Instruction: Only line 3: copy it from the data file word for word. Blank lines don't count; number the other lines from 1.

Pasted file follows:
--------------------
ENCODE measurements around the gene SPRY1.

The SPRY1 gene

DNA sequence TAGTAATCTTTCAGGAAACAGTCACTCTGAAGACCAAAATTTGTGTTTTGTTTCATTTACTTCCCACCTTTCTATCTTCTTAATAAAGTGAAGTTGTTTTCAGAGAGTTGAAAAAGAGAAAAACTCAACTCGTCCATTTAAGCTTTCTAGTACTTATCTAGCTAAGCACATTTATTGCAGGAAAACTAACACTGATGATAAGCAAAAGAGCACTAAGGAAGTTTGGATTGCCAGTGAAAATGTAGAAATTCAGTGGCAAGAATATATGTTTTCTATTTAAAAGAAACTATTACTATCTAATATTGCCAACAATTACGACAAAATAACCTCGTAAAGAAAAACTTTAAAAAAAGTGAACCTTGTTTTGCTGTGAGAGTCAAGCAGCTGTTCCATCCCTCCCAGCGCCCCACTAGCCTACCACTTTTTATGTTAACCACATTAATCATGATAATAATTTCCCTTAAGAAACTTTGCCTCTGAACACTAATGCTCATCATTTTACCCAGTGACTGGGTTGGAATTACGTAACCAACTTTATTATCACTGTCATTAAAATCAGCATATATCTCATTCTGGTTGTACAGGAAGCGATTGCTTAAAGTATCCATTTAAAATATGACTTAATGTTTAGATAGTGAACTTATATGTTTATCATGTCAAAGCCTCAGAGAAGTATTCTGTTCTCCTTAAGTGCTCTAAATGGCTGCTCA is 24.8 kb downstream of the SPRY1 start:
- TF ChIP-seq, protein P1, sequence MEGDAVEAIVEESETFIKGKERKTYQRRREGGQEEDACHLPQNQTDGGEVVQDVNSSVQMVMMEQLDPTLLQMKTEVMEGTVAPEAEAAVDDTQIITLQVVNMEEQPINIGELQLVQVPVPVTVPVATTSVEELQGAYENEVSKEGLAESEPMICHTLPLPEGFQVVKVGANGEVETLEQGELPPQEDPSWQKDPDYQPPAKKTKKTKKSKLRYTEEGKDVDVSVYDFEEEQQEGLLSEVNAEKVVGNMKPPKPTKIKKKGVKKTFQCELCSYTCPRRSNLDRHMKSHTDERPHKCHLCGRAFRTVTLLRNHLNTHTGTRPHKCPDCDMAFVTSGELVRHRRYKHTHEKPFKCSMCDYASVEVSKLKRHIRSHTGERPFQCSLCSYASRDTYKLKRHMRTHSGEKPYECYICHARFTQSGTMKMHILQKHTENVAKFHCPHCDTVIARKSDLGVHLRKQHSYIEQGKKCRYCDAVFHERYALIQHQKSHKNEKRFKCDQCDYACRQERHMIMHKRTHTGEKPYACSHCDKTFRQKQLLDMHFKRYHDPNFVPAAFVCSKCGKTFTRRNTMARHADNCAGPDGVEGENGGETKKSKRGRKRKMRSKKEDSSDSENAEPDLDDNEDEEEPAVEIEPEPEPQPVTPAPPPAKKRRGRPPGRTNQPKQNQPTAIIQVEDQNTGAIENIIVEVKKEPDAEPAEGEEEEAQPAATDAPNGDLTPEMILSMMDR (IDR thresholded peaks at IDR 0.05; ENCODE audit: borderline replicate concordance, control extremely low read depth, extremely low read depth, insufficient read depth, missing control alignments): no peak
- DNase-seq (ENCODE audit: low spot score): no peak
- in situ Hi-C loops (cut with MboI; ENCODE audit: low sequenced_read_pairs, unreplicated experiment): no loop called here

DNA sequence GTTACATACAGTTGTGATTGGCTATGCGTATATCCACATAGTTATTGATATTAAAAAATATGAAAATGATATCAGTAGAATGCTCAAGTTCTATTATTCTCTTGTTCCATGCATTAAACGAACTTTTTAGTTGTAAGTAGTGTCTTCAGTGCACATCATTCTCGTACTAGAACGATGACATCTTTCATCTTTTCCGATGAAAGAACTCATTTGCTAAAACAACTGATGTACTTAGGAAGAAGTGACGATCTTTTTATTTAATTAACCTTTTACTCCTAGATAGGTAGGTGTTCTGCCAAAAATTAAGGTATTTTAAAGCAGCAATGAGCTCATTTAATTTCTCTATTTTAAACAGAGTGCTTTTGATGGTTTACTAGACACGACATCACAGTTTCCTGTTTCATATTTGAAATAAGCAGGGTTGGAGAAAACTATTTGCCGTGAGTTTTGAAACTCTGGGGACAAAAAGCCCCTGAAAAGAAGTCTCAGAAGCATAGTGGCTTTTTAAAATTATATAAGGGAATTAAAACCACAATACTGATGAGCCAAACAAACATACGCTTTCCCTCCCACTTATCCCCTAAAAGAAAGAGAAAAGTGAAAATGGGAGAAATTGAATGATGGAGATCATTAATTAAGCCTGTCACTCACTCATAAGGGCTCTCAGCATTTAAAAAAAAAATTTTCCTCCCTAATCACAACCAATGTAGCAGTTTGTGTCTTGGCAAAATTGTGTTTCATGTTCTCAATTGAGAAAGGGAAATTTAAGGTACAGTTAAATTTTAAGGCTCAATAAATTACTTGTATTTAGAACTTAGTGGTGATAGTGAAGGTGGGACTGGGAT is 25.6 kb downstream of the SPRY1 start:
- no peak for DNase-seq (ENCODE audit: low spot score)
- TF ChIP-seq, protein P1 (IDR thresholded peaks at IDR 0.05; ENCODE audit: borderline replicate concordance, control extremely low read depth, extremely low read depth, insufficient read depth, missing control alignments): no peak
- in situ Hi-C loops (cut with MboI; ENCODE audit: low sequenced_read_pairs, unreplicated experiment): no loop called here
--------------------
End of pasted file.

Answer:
DNA sequence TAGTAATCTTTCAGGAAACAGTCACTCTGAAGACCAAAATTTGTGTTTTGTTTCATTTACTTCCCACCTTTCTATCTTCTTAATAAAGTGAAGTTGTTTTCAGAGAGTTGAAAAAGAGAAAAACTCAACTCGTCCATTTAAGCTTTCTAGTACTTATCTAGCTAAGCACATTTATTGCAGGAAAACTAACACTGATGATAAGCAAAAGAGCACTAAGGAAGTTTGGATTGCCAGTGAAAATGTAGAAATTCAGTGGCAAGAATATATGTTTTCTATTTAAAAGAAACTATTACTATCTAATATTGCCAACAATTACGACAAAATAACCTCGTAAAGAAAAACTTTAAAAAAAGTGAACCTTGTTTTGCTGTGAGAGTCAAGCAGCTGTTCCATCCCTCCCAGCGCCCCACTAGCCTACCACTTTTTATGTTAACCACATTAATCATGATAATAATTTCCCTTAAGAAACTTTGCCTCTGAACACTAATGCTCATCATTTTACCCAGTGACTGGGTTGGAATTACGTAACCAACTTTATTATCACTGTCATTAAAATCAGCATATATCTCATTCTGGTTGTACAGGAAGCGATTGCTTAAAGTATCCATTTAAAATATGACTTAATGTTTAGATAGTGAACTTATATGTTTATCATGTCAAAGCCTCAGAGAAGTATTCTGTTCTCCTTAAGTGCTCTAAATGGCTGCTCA is 24.8 kb downstream of the SPRY1 start: